In Canada, the Action Committee on Court operations in response to COVID-19, in the document titled Roadmap to Recovery: Orienting Principles for reducing Court Backlog and Delays refers to Backlog as a phenomenon of having a ‘higher number of cases coming into the court system than the number of cases resolved during the same period’. Further, it provides that “Delays”, depending on the context, may refer either to

1) the amount of time it takes to advance a case through a given level of court (e.g. trial or appeal court) from the first appearance to the final disposition, or

2) factors or events that cause a case to take longer than reasonably expected under the circumstances.


The International Consortium for Court Excellence in its document titled Global Measures of Court Performance (Third Edition) defines Case Backlog as the proportion of cases in a court’s inventory of pending cases that have exceeded established timeframes or time standards.

Case Backlog is expressed in terms of the percentage of all the pending cases that are considered to be a backlog – that is, the proportion of cases that exceed the on-time case processing time reference points, benchmarks, and established time standards, or, simply, the proportion of pending cases that already have taken too long.)

The formula for the Calculation of Case Backlog

Case Backlog = A/B * 100 
A = Total Number of Cases in Backlog 
B = Total Number of Cases in the Current Inventory of Pending Cases
Case Backlog is an assessment of the age of the pending cases awaiting resolution or disposition expressed in terms of the number of elapsed calendar days between the date of filing or the start of processing of the case and the current date.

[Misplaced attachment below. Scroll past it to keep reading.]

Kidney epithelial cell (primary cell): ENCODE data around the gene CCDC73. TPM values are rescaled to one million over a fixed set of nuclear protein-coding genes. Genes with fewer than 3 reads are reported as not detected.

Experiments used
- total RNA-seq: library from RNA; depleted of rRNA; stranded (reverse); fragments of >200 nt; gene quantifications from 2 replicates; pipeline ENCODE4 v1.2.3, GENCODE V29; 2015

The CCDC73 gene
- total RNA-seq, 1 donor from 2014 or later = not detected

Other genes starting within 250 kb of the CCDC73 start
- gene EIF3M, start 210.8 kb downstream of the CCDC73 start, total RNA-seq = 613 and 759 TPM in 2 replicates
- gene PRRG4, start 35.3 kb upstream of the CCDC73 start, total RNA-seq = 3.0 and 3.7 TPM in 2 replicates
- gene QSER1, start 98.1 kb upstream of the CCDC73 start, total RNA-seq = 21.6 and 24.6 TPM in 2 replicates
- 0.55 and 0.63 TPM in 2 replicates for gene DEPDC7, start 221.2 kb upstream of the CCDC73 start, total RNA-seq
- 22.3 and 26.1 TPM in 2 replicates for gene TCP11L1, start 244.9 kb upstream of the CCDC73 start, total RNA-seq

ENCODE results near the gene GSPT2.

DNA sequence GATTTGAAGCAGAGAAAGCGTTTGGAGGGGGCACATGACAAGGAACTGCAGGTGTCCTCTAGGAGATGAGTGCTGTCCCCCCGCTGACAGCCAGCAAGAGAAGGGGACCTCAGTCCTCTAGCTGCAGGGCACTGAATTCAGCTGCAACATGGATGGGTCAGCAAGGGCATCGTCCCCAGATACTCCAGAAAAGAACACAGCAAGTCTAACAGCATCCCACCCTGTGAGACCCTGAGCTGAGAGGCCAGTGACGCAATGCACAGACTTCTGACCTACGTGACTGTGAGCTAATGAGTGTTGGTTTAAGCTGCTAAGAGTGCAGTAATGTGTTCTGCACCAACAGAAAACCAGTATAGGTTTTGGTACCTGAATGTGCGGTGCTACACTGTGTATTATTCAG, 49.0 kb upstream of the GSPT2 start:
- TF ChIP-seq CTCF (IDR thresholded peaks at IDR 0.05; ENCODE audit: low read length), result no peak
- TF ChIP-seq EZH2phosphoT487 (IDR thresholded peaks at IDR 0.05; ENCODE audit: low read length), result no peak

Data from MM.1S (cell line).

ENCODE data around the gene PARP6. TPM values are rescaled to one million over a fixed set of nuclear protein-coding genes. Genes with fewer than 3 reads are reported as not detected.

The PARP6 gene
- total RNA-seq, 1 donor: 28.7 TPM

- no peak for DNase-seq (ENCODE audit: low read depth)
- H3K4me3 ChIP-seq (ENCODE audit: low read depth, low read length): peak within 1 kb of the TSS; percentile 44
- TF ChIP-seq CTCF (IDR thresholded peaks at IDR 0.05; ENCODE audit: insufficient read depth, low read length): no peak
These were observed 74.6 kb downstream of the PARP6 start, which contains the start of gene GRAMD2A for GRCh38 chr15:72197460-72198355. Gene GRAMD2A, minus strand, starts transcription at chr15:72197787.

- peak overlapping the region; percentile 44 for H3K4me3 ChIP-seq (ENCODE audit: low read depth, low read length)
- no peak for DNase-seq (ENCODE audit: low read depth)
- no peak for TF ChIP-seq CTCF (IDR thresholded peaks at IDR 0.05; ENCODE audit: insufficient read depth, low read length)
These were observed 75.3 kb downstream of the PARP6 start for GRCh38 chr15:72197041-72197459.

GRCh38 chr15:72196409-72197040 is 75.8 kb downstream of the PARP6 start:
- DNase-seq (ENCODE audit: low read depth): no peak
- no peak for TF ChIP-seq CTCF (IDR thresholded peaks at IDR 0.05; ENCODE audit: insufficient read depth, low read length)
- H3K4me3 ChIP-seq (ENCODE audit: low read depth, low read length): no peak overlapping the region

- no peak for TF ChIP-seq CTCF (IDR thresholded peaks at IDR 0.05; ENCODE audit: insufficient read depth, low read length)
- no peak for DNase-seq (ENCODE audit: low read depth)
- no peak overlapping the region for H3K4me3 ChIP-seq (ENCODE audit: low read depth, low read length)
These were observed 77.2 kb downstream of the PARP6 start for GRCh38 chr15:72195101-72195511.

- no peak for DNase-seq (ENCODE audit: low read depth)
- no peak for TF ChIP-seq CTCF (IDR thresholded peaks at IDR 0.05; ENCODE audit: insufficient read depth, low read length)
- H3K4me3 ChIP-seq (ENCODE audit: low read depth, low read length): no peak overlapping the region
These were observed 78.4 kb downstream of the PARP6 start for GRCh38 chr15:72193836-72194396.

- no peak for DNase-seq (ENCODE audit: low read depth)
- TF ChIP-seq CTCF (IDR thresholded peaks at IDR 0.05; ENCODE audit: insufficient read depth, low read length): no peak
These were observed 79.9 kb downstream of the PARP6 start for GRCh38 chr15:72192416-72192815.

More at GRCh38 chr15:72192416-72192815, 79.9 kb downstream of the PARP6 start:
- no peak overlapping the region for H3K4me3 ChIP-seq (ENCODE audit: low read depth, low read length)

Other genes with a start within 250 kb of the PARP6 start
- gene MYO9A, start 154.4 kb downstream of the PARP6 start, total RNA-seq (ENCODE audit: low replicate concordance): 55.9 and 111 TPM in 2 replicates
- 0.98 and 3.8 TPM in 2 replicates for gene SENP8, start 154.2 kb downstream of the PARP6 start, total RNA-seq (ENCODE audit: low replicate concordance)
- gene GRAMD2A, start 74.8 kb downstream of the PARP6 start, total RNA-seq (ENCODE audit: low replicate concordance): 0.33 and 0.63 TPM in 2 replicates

Required data elements for this measure include

  1. the number of cases in the inventory of active pending cases by major case type, level of court, court location, and other variables;
  2. the number of elapsed days each case in the inventory has been pending since it was registered, filed, opened or reopened; and,
  3. identification of the points of reference, benchmarks, or time standards (in days) for on-time case processing of major case types.

Critical to this measure are precise descriptions and concise definitions of the major case types, the identification of time reference points, standards, or time benchmarks, and the case processing events that constitute the filing (opening) and resolution or disposition (closing) of cases by case type.

Research that engages with

The research report contains a brief narrative part introducing the court backlog reduction programs and their importance for the efficiency of the judiciary in the Beneficiaries, and a summary of the existing best practices in EU member states. It also takes into consideration literature on backlog reduction from the United States and Australia.

The compilation explores the fundamental procedural guarantee of a reasonable time period. It sheds light on questions like the period considered for the purposes of the reasonable time assessment, the criteria applied for the assessment of the length of the proceedings, and the effect of lengthy proceedings on other rights by exploring judicial pronouncements of ECHR.

  1. P. Ramanatha Aiyer, Concise Law Dictionary, Lexis Nexis (Fourth Edition) 2012